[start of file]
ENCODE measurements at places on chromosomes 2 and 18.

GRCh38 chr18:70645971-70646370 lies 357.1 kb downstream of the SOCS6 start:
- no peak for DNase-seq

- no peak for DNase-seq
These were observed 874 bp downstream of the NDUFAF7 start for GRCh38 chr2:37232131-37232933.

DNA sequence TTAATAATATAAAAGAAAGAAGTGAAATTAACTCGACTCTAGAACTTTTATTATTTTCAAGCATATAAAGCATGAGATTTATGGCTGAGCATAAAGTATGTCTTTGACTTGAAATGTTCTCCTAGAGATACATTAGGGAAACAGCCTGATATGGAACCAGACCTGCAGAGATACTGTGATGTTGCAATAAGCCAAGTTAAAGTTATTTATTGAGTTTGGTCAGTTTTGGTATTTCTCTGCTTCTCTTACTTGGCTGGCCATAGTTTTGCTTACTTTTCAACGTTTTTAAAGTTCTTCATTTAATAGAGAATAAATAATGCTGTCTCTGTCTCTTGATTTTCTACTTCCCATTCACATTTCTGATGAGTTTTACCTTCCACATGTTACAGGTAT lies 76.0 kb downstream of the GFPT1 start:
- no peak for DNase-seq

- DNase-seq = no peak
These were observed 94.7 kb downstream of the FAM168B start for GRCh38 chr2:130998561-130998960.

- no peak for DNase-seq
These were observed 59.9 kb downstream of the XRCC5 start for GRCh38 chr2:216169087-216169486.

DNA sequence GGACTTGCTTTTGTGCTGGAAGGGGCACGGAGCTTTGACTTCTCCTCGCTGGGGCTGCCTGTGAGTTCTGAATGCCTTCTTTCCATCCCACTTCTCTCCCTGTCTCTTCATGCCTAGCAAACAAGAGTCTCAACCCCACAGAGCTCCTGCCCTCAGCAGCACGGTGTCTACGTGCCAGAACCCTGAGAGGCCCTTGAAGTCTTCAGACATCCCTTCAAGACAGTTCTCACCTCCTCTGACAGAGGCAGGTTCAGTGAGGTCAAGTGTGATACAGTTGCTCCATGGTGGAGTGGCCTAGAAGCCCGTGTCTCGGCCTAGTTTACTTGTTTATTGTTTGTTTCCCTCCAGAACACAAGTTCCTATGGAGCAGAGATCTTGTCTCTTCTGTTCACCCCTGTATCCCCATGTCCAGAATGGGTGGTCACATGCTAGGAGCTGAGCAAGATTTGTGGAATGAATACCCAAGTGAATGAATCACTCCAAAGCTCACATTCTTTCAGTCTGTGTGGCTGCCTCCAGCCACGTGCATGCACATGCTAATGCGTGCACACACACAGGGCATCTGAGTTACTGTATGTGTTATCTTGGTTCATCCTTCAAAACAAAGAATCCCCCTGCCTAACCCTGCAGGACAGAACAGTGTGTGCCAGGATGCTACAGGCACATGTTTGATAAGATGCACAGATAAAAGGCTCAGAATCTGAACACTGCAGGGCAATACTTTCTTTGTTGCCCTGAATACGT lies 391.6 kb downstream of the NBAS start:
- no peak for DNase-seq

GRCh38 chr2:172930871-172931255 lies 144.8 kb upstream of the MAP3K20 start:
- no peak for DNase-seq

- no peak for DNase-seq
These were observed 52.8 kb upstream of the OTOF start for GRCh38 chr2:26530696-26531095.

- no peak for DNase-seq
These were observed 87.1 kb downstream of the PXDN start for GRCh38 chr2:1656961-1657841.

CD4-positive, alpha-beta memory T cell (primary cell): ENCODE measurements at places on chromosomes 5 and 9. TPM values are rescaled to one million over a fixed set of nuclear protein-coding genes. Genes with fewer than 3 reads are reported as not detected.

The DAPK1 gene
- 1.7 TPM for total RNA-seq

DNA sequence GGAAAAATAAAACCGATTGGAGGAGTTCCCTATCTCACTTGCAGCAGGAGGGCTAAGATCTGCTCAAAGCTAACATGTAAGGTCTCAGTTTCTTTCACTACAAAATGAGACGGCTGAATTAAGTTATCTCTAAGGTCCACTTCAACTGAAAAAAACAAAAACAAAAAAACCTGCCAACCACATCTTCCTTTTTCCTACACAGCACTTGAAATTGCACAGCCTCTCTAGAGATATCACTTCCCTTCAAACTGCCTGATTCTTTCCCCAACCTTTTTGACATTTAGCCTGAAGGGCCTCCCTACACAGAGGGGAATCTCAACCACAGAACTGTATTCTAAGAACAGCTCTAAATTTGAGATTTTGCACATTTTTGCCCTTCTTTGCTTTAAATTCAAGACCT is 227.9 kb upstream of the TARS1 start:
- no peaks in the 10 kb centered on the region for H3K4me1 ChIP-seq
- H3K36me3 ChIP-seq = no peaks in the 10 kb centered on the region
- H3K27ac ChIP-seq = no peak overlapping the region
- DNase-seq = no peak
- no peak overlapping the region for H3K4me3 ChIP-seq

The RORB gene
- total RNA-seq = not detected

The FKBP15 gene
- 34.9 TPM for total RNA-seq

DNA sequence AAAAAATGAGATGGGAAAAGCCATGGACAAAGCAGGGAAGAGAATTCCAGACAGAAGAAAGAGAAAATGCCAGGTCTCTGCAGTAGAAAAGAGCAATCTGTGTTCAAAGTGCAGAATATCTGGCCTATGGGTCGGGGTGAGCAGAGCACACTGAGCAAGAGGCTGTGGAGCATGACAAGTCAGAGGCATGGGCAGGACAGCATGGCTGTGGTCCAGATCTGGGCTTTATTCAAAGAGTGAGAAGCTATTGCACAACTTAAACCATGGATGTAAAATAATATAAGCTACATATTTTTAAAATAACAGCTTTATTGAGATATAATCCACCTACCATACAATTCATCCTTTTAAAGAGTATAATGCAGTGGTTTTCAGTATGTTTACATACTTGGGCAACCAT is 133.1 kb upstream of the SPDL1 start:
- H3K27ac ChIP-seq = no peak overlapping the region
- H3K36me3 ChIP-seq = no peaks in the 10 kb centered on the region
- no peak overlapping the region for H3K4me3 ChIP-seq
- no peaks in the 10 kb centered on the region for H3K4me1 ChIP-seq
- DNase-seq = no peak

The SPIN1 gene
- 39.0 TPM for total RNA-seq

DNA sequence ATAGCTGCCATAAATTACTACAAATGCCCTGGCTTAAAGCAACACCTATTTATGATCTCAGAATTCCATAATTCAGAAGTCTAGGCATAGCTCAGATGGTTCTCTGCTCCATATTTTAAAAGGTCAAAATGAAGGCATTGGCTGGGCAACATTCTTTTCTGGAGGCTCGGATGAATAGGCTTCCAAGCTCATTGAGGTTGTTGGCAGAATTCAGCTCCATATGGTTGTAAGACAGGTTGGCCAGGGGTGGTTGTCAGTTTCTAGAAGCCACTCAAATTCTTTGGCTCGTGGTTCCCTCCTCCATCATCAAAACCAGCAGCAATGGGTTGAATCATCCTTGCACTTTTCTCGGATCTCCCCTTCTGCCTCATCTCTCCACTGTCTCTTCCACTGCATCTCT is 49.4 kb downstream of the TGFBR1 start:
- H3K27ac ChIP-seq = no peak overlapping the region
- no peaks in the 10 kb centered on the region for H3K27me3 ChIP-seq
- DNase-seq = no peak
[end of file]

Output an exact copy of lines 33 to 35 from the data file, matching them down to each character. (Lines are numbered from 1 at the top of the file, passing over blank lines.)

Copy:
DNA sequence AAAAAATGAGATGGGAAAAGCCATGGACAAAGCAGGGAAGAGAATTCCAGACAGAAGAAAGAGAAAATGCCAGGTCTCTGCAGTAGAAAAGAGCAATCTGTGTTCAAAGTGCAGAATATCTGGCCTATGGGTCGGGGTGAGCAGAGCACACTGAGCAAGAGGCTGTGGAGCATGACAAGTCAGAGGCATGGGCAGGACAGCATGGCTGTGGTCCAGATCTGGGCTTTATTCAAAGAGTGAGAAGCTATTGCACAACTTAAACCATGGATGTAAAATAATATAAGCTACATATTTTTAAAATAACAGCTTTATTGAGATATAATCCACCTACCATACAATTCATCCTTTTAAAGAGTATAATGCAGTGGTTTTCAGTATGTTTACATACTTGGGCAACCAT is 133.1 kb upstream of the SPDL1 start:
- H3K27ac ChIP-seq = no peak overlapping the region
- H3K36me3 ChIP-seq = no peaks in the 10 kb centered on the region